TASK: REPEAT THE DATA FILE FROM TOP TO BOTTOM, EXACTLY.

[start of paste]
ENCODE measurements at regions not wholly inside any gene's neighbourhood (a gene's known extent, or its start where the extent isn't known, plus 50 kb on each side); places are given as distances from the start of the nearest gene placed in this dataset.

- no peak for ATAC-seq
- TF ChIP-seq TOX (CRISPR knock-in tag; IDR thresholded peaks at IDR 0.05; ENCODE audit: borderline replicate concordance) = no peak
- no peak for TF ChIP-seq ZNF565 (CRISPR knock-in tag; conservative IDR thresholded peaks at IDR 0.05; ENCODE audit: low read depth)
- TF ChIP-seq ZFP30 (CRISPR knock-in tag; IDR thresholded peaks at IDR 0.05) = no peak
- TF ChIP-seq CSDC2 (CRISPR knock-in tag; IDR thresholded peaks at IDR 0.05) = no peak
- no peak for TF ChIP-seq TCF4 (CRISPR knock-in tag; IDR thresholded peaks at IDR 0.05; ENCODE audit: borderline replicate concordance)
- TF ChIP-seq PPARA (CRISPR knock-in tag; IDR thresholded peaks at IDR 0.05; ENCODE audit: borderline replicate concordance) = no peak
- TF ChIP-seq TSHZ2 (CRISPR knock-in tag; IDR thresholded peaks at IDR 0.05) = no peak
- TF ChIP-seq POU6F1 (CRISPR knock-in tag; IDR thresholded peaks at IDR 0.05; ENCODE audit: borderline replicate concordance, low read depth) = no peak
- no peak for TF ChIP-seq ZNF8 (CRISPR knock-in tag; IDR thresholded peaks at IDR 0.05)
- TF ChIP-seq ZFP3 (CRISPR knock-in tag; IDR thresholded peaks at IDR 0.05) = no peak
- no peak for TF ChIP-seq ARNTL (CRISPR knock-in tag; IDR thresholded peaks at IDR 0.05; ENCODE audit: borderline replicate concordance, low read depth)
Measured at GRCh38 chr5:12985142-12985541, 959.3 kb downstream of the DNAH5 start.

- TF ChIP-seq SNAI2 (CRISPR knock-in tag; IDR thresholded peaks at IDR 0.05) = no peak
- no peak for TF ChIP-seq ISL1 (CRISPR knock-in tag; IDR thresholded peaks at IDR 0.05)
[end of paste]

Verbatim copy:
ENCODE measurements at regions not wholly inside any gene's neighbourhood (a gene's known extent, or its start where the extent isn't known, plus 50 kb on each side); places are given as distances from the start of the nearest gene placed in this dataset.

- no peak for ATAC-seq
- TF ChIP-seq TOX (CRISPR knock-in tag; IDR thresholded peaks at IDR 0.05; ENCODE audit: borderline replicate concordance) = no peak
- no peak for TF ChIP-seq ZNF565 (CRISPR knock-in tag; conservative IDR thresholded peaks at IDR 0.05; ENCODE audit: low read depth)
- TF ChIP-seq ZFP30 (CRISPR knock-in tag; IDR thresholded peaks at IDR 0.05) = no peak
- TF ChIP-seq CSDC2 (CRISPR knock-in tag; IDR thresholded peaks at IDR 0.05) = no peak
- no peak for TF ChIP-seq TCF4 (CRISPR knock-in tag; IDR thresholded peaks at IDR 0.05; ENCODE audit: borderline replicate concordance)
- TF ChIP-seq PPARA (CRISPR knock-in tag; IDR thresholded peaks at IDR 0.05; ENCODE audit: borderline replicate concordance) = no peak
- TF ChIP-seq TSHZ2 (CRISPR knock-in tag; IDR thresholded peaks at IDR 0.05) = no peak
- TF ChIP-seq POU6F1 (CRISPR knock-in tag; IDR thresholded peaks at IDR 0.05; ENCODE audit: borderline replicate concordance, low read depth) = no peak
- no peak for TF ChIP-seq ZNF8 (CRISPR knock-in tag; IDR thresholded peaks at IDR 0.05)
- TF ChIP-seq ZFP3 (CRISPR knock-in tag; IDR thresholded peaks at IDR 0.05) = no peak
- no peak for TF ChIP-seq ARNTL (CRISPR knock-in tag; IDR thresholded peaks at IDR 0.05; ENCODE audit: borderline replicate concordance, low read depth)
Measured at GRCh38 chr5:12985142-12985541, 959.3 kb downstream of the DNAH5 start.

- TF ChIP-seq SNAI2 (CRISPR knock-in tag; IDR thresholded peaks at IDR 0.05) = no peak
- no peak for TF ChIP-seq ISL1 (CRISPR knock-in tag; IDR thresholded peaks at IDR 0.05)